First there is the article by Leonie Haimson, leader of Class Size Matters and Student Privacy Matters, writes here about the Every Child Achieves Act. I know Leonie to be one of the hardest-working public education advocates in the country. She has tracked the changes to NCLB (which is now ECAA or Every Child Achieves Act) and here's her assessment.
She thinks it should be supported despite the heavy support - financial support - for charter schools without increasing accountability. That is a hard stance for me to support. I do think that many states, like Ohio, are tired of being burned and hoodwinked by charters and states may start really clamping down. But, just like the testing industry, the charter school industry is massive and wants to get bigger.
It would also still require annual testing for 3-8 plus one year of high school (but there is an amendment out there that would make it one year in elementary, one year in middle and one year in high school - that's the Tester amendment).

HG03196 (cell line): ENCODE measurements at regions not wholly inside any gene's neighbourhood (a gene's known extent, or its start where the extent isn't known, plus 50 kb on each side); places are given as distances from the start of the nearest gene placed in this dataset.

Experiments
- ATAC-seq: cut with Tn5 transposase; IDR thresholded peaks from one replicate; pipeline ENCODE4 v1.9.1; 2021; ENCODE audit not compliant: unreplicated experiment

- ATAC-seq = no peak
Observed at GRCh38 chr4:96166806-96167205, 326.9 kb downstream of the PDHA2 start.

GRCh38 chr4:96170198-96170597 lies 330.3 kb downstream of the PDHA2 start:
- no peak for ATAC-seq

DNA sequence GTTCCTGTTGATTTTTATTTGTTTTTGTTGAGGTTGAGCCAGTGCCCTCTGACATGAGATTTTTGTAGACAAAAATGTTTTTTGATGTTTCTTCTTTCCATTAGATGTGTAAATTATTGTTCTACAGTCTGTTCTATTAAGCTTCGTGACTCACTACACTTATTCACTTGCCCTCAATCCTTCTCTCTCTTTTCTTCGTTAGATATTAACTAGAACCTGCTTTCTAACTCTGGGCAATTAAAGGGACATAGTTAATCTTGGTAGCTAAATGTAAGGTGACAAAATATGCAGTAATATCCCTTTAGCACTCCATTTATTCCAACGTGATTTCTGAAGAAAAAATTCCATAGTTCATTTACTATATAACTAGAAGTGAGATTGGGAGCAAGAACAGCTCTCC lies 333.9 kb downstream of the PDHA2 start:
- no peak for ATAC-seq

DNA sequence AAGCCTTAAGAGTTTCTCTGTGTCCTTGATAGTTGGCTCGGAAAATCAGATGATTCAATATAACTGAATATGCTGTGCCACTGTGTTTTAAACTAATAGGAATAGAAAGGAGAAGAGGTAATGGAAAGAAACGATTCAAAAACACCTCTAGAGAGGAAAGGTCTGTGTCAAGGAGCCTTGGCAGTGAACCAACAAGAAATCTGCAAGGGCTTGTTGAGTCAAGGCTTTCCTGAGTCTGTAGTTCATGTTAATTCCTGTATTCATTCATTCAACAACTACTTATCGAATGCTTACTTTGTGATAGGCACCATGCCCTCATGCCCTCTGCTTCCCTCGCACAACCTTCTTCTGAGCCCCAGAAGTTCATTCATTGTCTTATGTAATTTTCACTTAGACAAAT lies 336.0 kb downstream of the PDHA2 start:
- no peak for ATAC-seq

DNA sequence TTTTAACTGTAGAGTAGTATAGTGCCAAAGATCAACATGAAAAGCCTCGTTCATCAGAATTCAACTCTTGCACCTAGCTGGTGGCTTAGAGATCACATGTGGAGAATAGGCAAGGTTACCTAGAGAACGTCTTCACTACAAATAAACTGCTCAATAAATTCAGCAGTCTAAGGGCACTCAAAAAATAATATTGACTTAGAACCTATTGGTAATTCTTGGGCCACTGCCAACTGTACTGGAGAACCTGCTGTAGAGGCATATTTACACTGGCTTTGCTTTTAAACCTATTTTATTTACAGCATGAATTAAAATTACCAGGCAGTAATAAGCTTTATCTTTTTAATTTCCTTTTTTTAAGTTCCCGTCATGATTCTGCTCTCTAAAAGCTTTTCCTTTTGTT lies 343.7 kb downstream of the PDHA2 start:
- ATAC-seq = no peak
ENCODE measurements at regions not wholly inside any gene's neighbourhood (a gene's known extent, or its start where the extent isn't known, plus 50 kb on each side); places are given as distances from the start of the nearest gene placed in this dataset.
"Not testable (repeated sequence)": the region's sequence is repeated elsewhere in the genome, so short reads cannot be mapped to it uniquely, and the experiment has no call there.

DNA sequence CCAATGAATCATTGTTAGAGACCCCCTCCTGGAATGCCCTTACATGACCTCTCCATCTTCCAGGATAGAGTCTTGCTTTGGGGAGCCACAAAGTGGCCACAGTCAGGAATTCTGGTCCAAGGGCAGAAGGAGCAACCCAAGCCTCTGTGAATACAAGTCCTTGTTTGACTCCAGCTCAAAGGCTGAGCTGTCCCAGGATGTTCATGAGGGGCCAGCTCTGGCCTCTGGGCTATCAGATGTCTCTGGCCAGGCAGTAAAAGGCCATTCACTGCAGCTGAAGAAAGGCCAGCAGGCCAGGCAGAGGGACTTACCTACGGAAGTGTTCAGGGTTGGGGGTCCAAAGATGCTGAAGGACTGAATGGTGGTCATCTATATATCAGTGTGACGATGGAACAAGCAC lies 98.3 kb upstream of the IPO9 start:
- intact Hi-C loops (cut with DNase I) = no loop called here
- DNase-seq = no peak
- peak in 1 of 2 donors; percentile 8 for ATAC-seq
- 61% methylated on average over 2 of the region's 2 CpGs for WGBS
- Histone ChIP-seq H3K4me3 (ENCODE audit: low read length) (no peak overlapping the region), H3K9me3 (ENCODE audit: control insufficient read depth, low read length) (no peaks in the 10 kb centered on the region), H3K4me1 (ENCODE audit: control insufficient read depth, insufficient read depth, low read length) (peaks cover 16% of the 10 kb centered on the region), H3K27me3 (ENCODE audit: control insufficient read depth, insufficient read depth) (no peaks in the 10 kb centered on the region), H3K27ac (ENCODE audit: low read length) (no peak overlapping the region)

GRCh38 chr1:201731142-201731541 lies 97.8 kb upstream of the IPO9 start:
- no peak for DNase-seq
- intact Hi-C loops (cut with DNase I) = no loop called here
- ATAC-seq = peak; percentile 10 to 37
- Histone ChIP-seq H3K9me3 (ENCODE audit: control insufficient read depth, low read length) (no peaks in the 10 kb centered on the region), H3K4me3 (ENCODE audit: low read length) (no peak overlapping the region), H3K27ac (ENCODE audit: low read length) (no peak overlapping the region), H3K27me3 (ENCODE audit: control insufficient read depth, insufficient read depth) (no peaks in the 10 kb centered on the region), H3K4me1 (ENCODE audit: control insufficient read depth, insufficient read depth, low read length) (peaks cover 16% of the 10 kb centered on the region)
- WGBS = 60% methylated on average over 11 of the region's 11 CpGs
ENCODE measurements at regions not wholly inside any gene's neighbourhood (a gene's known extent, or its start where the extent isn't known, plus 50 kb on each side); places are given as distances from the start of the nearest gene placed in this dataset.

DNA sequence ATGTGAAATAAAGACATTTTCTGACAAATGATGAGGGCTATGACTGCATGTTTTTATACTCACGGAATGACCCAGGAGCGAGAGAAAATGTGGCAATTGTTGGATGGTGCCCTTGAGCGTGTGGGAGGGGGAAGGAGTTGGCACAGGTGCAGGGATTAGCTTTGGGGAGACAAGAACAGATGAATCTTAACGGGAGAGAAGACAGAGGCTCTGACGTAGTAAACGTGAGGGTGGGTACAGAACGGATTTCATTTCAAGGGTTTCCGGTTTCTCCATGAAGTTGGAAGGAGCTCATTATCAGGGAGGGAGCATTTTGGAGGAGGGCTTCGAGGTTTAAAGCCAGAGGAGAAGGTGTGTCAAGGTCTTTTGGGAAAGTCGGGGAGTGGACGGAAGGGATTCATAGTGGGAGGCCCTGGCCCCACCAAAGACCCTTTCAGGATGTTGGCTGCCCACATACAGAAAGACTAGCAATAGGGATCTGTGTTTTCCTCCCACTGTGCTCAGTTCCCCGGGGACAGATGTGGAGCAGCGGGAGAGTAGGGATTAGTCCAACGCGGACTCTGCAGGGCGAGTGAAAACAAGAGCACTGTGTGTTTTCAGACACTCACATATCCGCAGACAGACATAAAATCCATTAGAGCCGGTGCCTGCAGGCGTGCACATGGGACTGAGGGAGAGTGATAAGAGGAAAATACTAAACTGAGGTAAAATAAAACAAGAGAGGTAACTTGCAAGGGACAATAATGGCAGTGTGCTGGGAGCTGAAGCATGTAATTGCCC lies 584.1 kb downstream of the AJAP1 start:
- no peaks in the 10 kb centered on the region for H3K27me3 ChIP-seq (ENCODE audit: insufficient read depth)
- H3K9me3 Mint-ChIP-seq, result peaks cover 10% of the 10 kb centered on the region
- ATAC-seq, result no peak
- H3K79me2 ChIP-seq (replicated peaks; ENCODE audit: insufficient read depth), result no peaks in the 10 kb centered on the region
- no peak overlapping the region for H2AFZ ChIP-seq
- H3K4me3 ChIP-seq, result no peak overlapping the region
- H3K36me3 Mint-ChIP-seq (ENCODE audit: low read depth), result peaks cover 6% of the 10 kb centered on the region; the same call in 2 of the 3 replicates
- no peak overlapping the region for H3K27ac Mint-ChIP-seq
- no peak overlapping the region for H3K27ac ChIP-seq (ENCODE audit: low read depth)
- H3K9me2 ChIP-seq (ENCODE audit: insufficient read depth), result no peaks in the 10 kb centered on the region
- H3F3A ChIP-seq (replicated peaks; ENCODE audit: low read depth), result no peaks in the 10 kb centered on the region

But she also says this:
Yet ECAA still represents a critical step forward, because it places an absolute ban on the federal government intervening in the decision-making of states and districts as to how to judge schools, evaluate teachers or implement standards. In particular, it expressly bars the feds from requiring or even incentivizing states to adopt any particular set of standards, as Duncan has done with the Common Core, through his Race to the Top grants and NCLB waivers.
It would also bar the feds from requiring that teachers be judged by student test scores, which is not only statistically unreliable according to most experts, but also damaging to the quality of education kids receive, by narrowing the curriculum and encouraging test prep to the exclusion of all else. The bill would prevent the feds from imposing any particular school improvement strategy or mandating which schools need improvement – now based simplistically on test scores, no matter what the challenges faced by these schools or the inappropriateness of the measure. Finally, the bill would prevent the feds from withholding funds from states that allow parents to opt out of testing, as Duncan most recently threatened to do to the state of Oregon.